Amy A’s story

Music ran in Amy A’s blood, body and soul. So much so that her musician father actually named her after his favourite piano manufacturer.

The youngest of seven, and the fourth daughter, she experienced an extremely musical childhood in South Wiltshire in the 1850s. Her father made a living teaching piano and selling music, excelling at playing the flute and operating as a church organist and bandsman. All of Amy’s siblings took up music, and are referred to as “professor of music” from an early age, indicating that talent was rife within the family.

The family were well to do, with servants in the household, and her father employed an organ tuner on his staff. This comfortable background enabled Amy and her siblings to have the space and time to excel in their musical talent, as they did not have to work to survive.

Amy herself specialised in singing. She possessed a high soprano voice, which became a distinguishing feature. Like her next oldest sister, she travelled to Germany in early adulthood to study at the Stuttgart Conservatoire, and then afterwards at the Royal Academy of Music in London – where she became an Associate.

She had a performing career, often appearing in public, but suffered periods of ill-health which forced her to retire from the stage.

Instead, she made her living by teaching. By the early 1890s she was well established as a singing teacher and a professor of music in London, living alongside another unmarried sister who also describes herself as a professor of music on the 1891 census return.

Later on, this sister moved back to the family home to teach alongside her father, so Amy went to live with her next oldest sister. This sister, it was claimed, was the most musically talented of them all – but had had to retire from the profession when she married a doctor, as women of her station in life did not make their own living, however prodigiously talented they were. Amy herself never married, so was able to keep her talent and teaching career.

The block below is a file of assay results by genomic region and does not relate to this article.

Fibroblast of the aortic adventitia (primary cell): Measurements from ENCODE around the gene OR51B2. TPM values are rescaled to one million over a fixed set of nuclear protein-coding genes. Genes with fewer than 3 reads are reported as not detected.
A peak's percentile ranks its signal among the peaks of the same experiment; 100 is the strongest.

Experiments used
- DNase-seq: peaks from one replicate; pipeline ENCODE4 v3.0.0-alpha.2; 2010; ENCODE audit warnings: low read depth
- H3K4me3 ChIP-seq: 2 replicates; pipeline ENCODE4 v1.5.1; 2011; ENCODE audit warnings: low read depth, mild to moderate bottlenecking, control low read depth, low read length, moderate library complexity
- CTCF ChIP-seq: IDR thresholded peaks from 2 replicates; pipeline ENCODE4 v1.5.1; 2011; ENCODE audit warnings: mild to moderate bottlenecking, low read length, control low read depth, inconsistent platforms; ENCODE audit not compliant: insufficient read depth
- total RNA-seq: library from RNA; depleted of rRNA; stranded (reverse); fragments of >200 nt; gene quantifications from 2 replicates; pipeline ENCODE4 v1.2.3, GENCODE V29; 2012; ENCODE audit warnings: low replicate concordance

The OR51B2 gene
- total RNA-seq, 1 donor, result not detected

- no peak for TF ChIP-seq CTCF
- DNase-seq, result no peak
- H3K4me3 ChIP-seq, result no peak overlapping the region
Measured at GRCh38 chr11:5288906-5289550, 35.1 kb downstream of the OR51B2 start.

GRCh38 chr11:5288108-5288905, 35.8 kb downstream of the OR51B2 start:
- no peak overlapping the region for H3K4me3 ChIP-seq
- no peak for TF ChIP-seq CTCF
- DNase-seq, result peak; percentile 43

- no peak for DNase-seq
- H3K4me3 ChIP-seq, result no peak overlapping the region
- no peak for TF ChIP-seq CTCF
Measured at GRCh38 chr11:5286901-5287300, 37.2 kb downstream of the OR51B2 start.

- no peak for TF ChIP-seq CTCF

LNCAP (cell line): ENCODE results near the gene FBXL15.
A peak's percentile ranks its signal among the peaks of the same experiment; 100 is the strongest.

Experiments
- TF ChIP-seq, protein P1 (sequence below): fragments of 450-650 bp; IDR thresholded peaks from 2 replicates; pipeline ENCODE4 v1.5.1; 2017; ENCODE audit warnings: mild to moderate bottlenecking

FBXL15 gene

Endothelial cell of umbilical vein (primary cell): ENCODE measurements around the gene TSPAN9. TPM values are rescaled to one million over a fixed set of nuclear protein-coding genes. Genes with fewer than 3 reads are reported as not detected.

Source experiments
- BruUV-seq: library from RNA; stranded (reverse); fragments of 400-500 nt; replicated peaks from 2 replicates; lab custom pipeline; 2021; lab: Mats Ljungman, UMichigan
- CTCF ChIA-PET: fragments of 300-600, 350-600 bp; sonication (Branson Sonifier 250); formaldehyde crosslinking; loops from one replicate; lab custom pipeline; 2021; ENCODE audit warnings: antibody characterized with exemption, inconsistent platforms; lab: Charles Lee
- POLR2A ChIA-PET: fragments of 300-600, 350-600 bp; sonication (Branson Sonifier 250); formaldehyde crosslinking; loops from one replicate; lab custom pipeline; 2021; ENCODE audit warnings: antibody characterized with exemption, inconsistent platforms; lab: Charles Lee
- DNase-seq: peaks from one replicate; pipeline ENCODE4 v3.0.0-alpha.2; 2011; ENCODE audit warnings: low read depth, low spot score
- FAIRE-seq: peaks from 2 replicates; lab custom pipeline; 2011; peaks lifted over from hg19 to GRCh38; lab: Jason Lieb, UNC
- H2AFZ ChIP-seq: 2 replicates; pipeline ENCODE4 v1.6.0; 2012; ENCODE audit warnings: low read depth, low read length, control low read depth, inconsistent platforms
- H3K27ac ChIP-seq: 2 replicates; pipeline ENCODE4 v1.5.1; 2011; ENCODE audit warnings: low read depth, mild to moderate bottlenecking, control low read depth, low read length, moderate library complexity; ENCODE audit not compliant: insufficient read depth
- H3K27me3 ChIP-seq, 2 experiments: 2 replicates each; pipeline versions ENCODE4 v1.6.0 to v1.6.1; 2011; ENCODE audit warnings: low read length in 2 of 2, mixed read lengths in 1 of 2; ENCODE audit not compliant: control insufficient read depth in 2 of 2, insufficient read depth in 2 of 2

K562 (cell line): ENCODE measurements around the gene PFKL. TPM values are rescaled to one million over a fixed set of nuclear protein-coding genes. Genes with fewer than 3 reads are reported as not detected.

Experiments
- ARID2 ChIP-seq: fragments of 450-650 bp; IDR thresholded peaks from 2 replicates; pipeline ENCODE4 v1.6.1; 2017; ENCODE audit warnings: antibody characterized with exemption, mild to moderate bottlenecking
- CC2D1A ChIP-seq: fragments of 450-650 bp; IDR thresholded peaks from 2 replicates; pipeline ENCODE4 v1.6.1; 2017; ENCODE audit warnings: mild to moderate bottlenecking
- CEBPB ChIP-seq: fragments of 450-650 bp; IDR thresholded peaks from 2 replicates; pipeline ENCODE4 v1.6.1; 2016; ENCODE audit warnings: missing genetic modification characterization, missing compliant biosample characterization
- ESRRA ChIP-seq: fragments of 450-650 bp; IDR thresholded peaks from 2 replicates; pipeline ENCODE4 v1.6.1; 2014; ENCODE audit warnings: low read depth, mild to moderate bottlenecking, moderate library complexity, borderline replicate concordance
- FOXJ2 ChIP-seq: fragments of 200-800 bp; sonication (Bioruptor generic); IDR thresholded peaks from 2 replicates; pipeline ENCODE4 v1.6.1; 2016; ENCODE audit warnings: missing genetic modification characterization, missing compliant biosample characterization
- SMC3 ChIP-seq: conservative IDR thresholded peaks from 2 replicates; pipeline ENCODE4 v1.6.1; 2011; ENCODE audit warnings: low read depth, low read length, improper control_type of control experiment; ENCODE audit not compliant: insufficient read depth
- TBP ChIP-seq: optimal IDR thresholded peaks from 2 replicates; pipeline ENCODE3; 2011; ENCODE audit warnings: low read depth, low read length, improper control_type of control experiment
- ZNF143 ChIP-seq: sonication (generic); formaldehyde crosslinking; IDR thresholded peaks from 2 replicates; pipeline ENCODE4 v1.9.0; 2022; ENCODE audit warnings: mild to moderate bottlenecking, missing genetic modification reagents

Amy lived until the early 1920s, leaving her assets to her by-now-widowed sister. Her namesake niece, the daughter of one of her brothers, had her own singing and teaching career.

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To submit a woman from your family for inclusion in The Women Who Made Me project, contact Lucy of Once Upon A Family Tree. If you don’t think you have anyone, she begs to differ and can help you discover your female relatives’ lives.

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Sophia C’s story

Born into a seafaring family, Sophia C’s life reflects the Victorian globe-trotting that was possible for women with access to a great deal of money and good connections.

She was born in the 1820s in Valparaiso, a seaside port not too far from Santiago in Chile. Her father was a captain and a mariner, and came from a well-established long-heritage community in Massachusetts, while her mother was Irish. It’s likely that her mother accompanied her father on certain journeys, hence Sophia’s American citizen status but exotic birth, as the rest of her siblings were born in Massachusetts. The family were back in Massachusetts by the end of the 1820s, as her younger brother was born there, but the voyage back to the northern part of the USA from Chile would have been long and involved traveling through the Strait of Magellan.

In the 1840s, Sophia married another seafaring man – one who had started his career on the whaling boats of Massachusetts and was gradually working his way up the mariner ranks. Several years her senior, he came from another well-established Massachusetts family, and had ancestry from the Mayflower.